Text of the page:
Prohibition: Thirteen Years That Changed America

Prohibition: Thirteen Years That Changed America

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by Edward Behr
     
 

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From the bestselling author of The Last Emperor comes this rip-roaring history of the government’s attempt to end America’s love affair with liquor—which failed miserably. On January 16, 1920, America went dry. For the next thirteen years, the Eighteenth Amendment prohibited the making, selling, or transportation of “intoxicatingSee more details below

Overview

From the bestselling author of The Last Emperor comes this rip-roaring history of the government’s attempt to end America’s love affair with liquor—which failed miserably. On January 16, 1920, America went dry. For the next thirteen years, the Eighteenth Amendment prohibited the making, selling, or transportation of “intoxicating liquors,” heralding a new era of crime and corruption on all levels of society. Instead of eliminating alcohol, Prohibition spurred more drinking than ever before.

Formerly law-abiding citizens brewed moonshine, became rum- runners, and frequented speakeasies. Druggists, who could dispense “medicinal quantities” of alcohol, found their customer base exploding overnight. So many people from all walks of life defied the ban that Will Rogers famously quipped, “Prohibition is better than no liquor at all.” Here is the full, rollicking story of those tumultuous days, from the flappers of the Jazz Age and the “beautiful and the damned” who drank their lives away in smoky speakeasies to bootlegging gangsters—Pretty Boy Floyd, Bonnie and Clyde, Al Capone—and the notorious St. Valentine’s Day Massacre. Edward Behr paints a portrait of an era that changed the country forever.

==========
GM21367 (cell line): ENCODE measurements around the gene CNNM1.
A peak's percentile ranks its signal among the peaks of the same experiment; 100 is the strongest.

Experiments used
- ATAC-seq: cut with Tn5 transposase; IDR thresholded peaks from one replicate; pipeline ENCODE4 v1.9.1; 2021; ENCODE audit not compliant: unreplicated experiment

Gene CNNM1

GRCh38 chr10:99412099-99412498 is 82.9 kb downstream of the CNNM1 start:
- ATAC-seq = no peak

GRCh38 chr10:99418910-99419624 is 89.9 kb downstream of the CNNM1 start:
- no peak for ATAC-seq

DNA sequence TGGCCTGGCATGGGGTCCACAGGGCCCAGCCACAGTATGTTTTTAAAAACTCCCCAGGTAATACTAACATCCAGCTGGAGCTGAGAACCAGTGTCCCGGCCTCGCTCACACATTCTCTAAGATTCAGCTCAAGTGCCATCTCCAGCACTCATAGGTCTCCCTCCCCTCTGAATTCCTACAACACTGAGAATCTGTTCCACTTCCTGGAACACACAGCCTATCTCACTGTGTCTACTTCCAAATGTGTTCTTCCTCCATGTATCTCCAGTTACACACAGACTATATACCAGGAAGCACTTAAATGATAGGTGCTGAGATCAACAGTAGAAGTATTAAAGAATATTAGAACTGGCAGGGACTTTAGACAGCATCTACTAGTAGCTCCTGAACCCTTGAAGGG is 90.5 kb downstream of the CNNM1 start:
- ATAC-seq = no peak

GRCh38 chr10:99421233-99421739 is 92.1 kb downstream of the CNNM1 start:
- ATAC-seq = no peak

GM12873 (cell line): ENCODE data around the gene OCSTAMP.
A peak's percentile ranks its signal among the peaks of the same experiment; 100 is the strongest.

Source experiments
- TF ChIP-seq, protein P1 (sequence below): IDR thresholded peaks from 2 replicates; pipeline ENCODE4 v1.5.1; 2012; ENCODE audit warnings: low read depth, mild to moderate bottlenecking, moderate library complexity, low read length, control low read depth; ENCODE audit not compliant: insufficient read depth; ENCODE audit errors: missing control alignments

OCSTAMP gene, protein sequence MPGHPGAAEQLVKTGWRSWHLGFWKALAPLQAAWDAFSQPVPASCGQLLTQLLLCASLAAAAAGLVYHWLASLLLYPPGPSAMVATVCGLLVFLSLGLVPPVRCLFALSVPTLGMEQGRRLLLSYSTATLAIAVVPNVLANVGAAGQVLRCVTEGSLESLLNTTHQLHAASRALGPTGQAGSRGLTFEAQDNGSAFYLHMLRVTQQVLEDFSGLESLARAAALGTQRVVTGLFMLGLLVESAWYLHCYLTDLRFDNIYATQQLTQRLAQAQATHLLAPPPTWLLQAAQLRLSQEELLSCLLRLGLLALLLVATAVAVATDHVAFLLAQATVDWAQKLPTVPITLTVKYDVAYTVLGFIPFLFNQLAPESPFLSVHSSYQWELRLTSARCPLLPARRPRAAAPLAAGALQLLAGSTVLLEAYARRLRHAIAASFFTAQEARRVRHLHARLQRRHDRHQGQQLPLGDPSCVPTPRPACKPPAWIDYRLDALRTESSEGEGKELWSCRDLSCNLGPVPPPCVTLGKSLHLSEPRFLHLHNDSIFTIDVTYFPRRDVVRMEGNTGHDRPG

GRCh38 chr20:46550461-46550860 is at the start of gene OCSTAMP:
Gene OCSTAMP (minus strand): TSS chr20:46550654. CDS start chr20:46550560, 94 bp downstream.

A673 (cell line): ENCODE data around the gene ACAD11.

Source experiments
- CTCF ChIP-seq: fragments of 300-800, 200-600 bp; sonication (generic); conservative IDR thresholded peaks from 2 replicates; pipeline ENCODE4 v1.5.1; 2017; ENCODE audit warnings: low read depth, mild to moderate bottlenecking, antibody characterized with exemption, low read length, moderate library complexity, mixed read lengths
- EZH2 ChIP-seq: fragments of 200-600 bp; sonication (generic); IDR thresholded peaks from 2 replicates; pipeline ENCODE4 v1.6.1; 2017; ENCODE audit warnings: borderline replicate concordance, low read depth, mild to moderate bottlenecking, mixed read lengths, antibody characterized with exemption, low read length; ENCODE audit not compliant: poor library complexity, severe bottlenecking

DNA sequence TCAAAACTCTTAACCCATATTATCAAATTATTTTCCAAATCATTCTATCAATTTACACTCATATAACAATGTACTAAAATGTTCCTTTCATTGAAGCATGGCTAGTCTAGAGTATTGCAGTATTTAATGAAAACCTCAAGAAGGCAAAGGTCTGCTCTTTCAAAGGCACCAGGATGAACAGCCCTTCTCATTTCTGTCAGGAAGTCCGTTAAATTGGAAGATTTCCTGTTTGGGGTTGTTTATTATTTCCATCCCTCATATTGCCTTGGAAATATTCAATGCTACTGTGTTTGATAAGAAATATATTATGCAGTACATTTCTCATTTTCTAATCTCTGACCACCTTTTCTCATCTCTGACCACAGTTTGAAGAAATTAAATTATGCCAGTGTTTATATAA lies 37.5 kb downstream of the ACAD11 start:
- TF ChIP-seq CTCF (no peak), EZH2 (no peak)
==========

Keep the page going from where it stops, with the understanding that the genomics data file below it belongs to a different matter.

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Editorial Reviews

Publishers Weekly - Publisher's Weekly
Prohibition did not go into effect until 1920, but, with the early Americans notorious for heavy drinking, numerous groups had been trying to ban alcohol for decades. Although there were several well-known temperance advocates in the early 1800s, prohibitionists were derailed by a series of more pressing national mattersthe abolitionist movement, the Civil War and Reconstruction. The "dry" cause picked up speed in 1893 with the formation of the Anti-Saloon League. Led by Wayne Wheeler, the ASL was a formidable lobbying group that was able to turn prohibition into a patriotic issue during WWI. With the conclusion of the war, and with the ASL and Wheeler at the height of their powers, passage of the Volstead Act was a foregone conclusion. Behr (The Last Emperor) tracks the 13 years of Prohibition primarily through the actions of Wheeler, bootlegger George Remus and Chicago mayor "Big Bill" Thomson, and in doing so stresses the corruption of politicians and law enforcement officials that made carrying out the 18th Amendment all but impossible. Behr calls Prohibition a disaster that helped cause some of today's problems by spurring the growth of organized crime. He also sees similarities between Prohibition and the current fight against drugs, and argues that an overhaul of antidrug legislation is long overdue. Although Behr's work is not a comprehensive examination of the Prohibition era, it is informative and entertaining from start to finish. Photos not seen by PW. (Oct.)
Library Journal
A&E, the Arts and Entertainment cable television channel, intends to produce a three-part miniseries based on this book, an interesting and readable history of the prohibition era. A journalist by trade, Behr masterly integrates family tales and expert interviews into his account of bootlegging, speakeasies, gangsterism, and racketeering. Although much of his book repeats what is already known about the troubled Twenties, it manages to break new ground by thoroughly telling the story of George Remus, a Cincinnati lawyer who became an influential bootlegger. Several chapters are devoted to Remus's business practices and associations with the likes of Harry Daugherty, Warren G. Harding's attorney general. The Remus story nicely illustrates the pervasive corruption of the period and will likely receive much attention in the upcoming television program. As A&E's interest in the book might suggest, it is written for general audiences. Recommended for public and undergraduate collections.Raymond J. Palin, St. Thomas Univ., Miami, Fla.

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Product Details

ISBN-13:
9781628721065
Publisher:
Arcade Publishing
Publication date:
05/01/2011
Sold by:
Barnes & Noble
Format:
NOOK Book
Pages:
288
Sales rank:
296,019
File size:
5 MB

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